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Frieze Los Angeles

Art and entertainment worlds cosy up at Frieze Los Angeles

Having for years viewed each other with suspicion, relations between agencies and galleries may start warming up

Steve McQueen receiving his Oscar for the 2013 film 12 Years a Slave Photo: © Los Angeles Times

Could the arrival of Frieze Los Angeles provide a turning point in the art world’s tense relationship with entertainment agencies? Drawing around 70 international galleries, it is the first new iteration of Frieze since Hollywood’s Endeavor entertainment group bought a major stake in the UK-based fair organiser in 2016. By planting a flag at the centre of the commercial art industry—fairs—the move showed a significant expansion of agency interest and investment in art and artists. But relations between art dealers and agents have been slow to warm.

“Maybe I will start working with actors—it makes as much sense,” says the Los Angeles dealer Michael Kohn of agency interest in the art world. There is, however, an argument to be made that the art business has changed—billions of dollars of annual worldwide art sales have transformed a once cottage industry into a global enterprise. Kohn says the trend is a simple matter of “adapt or perish”, although until there is huge demand for works of art that can be reproduced and distributed like movies and music, “the singularity of the art object will pose a challenge for those who do not value the art first and foremost”.

Agencies have until recently focused on supporting individual artists in projects unrelated to their art. Nearly a decade ago, both William Morris Endeavor (WME) and Creative Artists Agency (CAA) quietly began working with Takashi Murakami, Julian Schnabel and Steve McQueen under the auspices of furthering their film work. The situation changed in 2015 when the art lawyer and agent Josh Roth established the Fine Arts division of United Talent Agency (UTA), creating an agency branch exclusively for art-world clients. UTA now boasts a roster of artist clients including the Haas Brothers and Ai Weiwei. Before Roth’s untimely death in 2018, he also went so far as to launch an exhibition platform, Artist Space. However, he said that it was not meant to function as a commercial gallery displaying works for sale, but rather a venue to highlight projects by artists the agency supports.

Paramount Pictures Studios, where Frieze Los Angeles is being held Photo: Paramount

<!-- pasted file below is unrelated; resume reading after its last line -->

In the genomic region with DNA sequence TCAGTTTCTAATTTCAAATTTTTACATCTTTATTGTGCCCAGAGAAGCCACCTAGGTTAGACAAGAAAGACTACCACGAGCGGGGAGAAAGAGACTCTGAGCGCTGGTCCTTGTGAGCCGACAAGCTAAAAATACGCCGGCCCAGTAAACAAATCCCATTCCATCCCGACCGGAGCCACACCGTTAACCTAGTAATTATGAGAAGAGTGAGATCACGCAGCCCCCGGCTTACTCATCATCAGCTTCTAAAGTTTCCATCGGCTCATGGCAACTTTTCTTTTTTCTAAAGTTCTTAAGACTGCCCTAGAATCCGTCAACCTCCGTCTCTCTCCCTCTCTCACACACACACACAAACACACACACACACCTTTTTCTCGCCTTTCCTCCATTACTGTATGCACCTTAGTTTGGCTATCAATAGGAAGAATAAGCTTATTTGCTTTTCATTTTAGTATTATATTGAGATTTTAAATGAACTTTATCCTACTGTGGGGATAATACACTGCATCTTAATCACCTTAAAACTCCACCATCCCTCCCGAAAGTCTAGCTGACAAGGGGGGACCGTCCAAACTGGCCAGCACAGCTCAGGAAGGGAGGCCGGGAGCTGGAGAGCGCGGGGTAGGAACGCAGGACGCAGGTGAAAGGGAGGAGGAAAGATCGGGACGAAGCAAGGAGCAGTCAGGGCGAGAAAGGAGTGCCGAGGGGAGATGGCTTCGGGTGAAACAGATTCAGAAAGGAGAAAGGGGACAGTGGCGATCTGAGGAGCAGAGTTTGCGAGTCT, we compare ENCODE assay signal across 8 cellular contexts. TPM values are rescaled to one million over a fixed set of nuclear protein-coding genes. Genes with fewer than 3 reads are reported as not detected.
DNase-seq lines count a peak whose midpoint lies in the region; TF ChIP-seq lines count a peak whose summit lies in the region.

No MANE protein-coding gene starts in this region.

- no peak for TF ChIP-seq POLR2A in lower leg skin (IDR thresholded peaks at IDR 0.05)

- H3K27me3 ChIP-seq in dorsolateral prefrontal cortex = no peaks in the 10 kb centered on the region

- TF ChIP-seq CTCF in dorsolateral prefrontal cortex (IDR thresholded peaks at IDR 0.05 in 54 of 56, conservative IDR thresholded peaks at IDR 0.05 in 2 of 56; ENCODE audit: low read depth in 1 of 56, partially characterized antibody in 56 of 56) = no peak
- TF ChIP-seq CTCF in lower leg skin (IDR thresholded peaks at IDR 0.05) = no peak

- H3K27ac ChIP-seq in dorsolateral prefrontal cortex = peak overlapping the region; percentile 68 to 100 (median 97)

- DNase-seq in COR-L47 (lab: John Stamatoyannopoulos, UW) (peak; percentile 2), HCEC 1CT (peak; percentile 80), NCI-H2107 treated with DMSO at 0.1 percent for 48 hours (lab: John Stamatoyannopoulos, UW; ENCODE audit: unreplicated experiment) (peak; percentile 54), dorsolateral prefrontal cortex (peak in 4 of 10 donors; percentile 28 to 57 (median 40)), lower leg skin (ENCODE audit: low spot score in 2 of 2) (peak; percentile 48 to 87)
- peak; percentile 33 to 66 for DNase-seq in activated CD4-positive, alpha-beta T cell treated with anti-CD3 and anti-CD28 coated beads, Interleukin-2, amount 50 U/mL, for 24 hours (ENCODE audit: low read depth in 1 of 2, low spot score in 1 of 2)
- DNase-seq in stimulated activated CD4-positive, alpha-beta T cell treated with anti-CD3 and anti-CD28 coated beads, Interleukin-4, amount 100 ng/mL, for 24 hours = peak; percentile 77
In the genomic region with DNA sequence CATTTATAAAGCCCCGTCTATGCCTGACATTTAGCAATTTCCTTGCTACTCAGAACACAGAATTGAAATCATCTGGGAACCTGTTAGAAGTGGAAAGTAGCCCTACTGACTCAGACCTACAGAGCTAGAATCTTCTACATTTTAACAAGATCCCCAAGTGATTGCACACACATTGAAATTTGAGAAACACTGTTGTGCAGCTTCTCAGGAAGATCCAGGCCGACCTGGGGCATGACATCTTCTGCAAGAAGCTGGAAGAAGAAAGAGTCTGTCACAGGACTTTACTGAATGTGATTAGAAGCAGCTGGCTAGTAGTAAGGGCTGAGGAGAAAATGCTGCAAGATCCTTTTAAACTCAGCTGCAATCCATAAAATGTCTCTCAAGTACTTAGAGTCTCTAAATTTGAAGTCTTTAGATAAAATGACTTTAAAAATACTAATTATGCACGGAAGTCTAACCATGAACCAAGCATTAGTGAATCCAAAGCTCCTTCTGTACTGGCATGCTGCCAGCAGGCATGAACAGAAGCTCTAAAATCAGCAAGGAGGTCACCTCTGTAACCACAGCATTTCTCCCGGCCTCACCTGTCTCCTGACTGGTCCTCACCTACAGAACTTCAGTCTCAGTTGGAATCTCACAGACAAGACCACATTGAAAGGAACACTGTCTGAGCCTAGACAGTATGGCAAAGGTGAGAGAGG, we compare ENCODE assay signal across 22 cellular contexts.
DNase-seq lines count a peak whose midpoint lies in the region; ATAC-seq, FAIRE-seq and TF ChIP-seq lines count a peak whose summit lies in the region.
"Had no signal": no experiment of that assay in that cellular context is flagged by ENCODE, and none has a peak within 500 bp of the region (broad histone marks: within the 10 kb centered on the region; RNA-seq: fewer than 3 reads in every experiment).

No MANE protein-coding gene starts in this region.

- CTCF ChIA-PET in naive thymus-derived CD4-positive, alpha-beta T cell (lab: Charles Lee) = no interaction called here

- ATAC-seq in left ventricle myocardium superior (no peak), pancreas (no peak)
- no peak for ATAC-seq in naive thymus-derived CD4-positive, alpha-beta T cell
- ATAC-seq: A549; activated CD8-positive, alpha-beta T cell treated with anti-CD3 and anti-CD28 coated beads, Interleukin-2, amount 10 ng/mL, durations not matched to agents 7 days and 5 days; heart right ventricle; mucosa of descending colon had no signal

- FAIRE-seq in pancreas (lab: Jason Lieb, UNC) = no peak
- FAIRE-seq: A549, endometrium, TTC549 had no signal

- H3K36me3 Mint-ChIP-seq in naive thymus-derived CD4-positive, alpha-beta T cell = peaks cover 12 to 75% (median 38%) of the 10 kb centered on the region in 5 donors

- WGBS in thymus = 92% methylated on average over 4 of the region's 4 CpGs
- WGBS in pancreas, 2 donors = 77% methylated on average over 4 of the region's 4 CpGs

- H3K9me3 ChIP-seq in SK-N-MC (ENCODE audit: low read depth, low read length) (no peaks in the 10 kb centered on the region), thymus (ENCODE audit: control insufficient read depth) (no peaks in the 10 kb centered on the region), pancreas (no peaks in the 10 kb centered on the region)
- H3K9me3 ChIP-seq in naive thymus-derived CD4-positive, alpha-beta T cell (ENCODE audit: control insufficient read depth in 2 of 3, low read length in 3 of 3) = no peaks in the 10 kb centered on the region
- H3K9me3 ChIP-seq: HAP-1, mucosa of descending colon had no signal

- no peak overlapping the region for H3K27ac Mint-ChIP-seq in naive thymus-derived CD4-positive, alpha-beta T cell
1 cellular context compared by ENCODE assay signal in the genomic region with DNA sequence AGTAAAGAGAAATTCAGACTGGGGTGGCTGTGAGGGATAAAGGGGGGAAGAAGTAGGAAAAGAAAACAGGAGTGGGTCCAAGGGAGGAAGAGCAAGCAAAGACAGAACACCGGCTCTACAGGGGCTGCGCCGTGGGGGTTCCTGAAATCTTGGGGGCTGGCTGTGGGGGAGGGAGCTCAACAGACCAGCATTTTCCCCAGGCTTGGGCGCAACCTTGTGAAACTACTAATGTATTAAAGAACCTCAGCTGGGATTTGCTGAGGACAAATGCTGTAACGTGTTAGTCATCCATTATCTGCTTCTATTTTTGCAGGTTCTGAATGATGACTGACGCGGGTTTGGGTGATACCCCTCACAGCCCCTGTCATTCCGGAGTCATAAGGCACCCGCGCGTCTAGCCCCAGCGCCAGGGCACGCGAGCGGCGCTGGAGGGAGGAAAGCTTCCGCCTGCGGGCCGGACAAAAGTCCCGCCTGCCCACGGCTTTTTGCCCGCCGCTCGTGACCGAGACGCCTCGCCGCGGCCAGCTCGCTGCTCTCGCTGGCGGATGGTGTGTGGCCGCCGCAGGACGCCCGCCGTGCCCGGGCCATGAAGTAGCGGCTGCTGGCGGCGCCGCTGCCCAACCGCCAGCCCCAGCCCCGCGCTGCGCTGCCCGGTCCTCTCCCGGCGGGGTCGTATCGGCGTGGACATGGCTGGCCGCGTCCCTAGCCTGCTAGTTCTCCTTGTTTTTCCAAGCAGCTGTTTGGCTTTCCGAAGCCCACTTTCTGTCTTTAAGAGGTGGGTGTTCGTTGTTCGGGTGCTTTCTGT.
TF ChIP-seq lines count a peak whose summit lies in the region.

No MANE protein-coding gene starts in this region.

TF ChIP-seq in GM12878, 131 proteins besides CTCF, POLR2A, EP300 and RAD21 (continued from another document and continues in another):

“More artists are looking for ways to control their own markets these days,” says the art adviser Lisa Schiff, citing figures such as Richard Prince, Mark Grotjahn and Alex Israel, who is represented by CAA. While dealers are focused on closing sales on work, what artists need more of is legal and contract advice to help them make the right kinds of sales, as well as develop brand partnerships, film and TV opportunities, Schiff says: “Agents can do all of that easily.”

Yet agents might also be seen as a destabilising force because they diversify an artist’s revenue stream and remove much of the insider exclusivity that fuels the art market, according to Marine Tanguy, who started the London-based artist-only agency MTart in 2017 after working in several Los Angeles galleries. Agents bring artists’ work to a broader audience—and that “inherently challenges the value system of the industry”, Tanguy says.

[Endeavor] made a smart move—it bought into the only vertical in the art world Lisa Schiff, art advisor

Indeed, although supportive of their artists who choose to collaborate with agencies, dealers keep a degree of cautious distance. Rashid Johnson, who is represented by mega-dealer Hauser & Wirth, recently made his directorial debut with the film Native Son, for which he was represented by UTA. Ahead of its Sundance Film Festival premiere last month, the movie was picked up by HBO. Marc Payot, a partner and vice president at Hauser & Wirth, says that “any important project that catalyses public interest in an artist is a very positive thing”, but adds: “We do not expect this film to have a direct impact on the market for his art.” The intersection between entertainment agents and galleries is a “dynamic [that] really does not affect us”, he says.

UTA Artist Space in Beverly Hills Photo: Jeff McLane, courtesy of UTA Artist Space

Agents seem intent on remaining separate too. “The role of art is to illuminate lives, and we want to help artists illuminate as many lives as possible,” says CAA’s art and design agent, Thao Nguyen, who also curates the firm’s art collection. She worked with McQueen on his Oscar-winning 2013 film 12 Years a Slave and is currently representing Rachel Rose as she develops her first feature film, and Rob Pruitt, who is launching a series of children’s books. “We have no interest in being art dealers”.

Ultimately, Kohn thinks it is “impossible” for the agencies to compete with the biggest global galleries. “The infrastructure and overhead are expensive, [and] the supply of saleable art is erratic and highly competitive,” he says. Indeed, working with individual artists presents a price ceiling for agents, since the market for one artist can only grow so much.

WME is the first agency to expand beyond singular artist representation, by investing in a platform for dealers with numerous artists each in what could be seen as a more large-scale commitment. Of all the Hollywood agencies moving into the contemporary art market, Schiff says, “[Endeavor] has made a smart move—it bought into the only vertical in the art world”.